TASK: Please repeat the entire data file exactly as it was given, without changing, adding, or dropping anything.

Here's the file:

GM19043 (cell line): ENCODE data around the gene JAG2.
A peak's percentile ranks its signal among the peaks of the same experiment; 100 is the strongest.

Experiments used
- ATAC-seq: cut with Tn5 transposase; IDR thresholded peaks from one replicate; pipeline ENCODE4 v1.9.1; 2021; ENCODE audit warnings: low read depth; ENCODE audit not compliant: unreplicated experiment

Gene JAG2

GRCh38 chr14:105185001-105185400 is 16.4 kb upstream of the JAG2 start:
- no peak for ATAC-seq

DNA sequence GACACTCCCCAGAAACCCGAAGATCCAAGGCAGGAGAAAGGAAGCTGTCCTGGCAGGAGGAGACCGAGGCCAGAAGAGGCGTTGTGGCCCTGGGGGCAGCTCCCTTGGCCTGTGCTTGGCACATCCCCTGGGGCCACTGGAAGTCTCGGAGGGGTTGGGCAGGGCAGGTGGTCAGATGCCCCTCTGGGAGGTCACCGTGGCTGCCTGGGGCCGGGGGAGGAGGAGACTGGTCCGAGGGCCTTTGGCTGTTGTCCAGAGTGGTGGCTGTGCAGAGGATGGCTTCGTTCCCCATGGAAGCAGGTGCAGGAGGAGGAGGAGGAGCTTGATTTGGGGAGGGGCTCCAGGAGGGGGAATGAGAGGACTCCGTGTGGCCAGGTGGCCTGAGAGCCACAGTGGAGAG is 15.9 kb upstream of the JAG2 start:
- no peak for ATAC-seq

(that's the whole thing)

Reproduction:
GM19043 (cell line): ENCODE data around the gene JAG2.
A peak's percentile ranks its signal among the peaks of the same experiment; 100 is the strongest.

Experiments used
- ATAC-seq: cut with Tn5 transposase; IDR thresholded peaks from one replicate; pipeline ENCODE4 v1.9.1; 2021; ENCODE audit warnings: low read depth; ENCODE audit not compliant: unreplicated experiment

Gene JAG2

GRCh38 chr14:105185001-105185400 is 16.4 kb upstream of the JAG2 start:
- no peak for ATAC-seq

DNA sequence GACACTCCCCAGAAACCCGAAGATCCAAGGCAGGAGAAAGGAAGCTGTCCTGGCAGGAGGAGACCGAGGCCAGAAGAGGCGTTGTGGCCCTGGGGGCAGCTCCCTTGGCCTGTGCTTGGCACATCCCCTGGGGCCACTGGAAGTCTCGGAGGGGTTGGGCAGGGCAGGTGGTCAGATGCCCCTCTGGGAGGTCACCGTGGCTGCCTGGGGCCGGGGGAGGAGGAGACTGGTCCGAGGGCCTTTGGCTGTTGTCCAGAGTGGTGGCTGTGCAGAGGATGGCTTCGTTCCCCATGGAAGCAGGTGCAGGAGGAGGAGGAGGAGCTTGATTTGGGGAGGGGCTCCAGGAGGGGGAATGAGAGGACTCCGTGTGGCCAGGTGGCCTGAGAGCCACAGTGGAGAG is 15.9 kb upstream of the JAG2 start:
- no peak for ATAC-seq